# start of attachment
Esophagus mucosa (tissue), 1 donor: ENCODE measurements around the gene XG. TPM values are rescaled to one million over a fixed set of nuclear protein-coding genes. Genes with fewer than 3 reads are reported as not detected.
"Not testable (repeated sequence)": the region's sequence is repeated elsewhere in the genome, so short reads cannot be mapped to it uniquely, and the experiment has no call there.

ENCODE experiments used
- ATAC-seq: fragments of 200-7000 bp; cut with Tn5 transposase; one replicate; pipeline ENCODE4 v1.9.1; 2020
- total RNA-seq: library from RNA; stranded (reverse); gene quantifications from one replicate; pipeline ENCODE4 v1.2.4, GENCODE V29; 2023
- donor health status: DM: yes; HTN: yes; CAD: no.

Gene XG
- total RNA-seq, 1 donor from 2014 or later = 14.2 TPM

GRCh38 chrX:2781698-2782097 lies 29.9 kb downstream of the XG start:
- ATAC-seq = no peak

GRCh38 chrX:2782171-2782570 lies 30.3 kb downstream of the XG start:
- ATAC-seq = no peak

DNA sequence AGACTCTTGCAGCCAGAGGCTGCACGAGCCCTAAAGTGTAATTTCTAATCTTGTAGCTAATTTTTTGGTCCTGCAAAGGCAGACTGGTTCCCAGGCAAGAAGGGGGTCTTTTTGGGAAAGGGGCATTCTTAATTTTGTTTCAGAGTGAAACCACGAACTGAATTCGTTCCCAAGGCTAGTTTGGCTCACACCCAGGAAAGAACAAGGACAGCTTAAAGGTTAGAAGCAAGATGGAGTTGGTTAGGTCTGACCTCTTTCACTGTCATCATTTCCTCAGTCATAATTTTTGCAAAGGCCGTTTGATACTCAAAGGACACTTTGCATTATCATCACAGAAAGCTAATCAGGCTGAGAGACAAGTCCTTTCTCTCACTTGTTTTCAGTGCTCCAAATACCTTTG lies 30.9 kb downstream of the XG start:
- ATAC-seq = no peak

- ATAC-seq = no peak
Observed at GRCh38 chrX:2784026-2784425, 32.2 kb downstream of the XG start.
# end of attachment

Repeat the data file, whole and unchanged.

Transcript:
Esophagus mucosa (tissue), 1 donor: ENCODE measurements around the gene XG. TPM values are rescaled to one million over a fixed set of nuclear protein-coding genes. Genes with fewer than 3 reads are reported as not detected.
"Not testable (repeated sequence)": the region's sequence is repeated elsewhere in the genome, so short reads cannot be mapped to it uniquely, and the experiment has no call there.

ENCODE experiments used
- ATAC-seq: fragments of 200-7000 bp; cut with Tn5 transposase; one replicate; pipeline ENCODE4 v1.9.1; 2020
- total RNA-seq: library from RNA; stranded (reverse); gene quantifications from one replicate; pipeline ENCODE4 v1.2.4, GENCODE V29; 2023
- donor health status: DM: yes; HTN: yes; CAD: no.

Gene XG
- total RNA-seq, 1 donor from 2014 or later = 14.2 TPM

GRCh38 chrX:2781698-2782097 lies 29.9 kb downstream of the XG start:
- ATAC-seq = no peak

GRCh38 chrX:2782171-2782570 lies 30.3 kb downstream of the XG start:
- ATAC-seq = no peak

DNA sequence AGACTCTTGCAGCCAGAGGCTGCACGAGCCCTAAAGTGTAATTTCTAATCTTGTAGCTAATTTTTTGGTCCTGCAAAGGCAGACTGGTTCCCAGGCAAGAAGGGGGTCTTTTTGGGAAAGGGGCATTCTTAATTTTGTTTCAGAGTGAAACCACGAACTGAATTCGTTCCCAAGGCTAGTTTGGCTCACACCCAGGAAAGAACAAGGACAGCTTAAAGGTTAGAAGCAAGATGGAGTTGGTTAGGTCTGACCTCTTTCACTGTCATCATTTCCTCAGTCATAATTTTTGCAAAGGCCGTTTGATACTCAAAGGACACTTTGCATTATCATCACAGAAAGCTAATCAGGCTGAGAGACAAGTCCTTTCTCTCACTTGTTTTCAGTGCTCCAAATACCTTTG lies 30.9 kb downstream of the XG start:
- ATAC-seq = no peak

- ATAC-seq = no peak
Observed at GRCh38 chrX:2784026-2784425, 32.2 kb downstream of the XG start.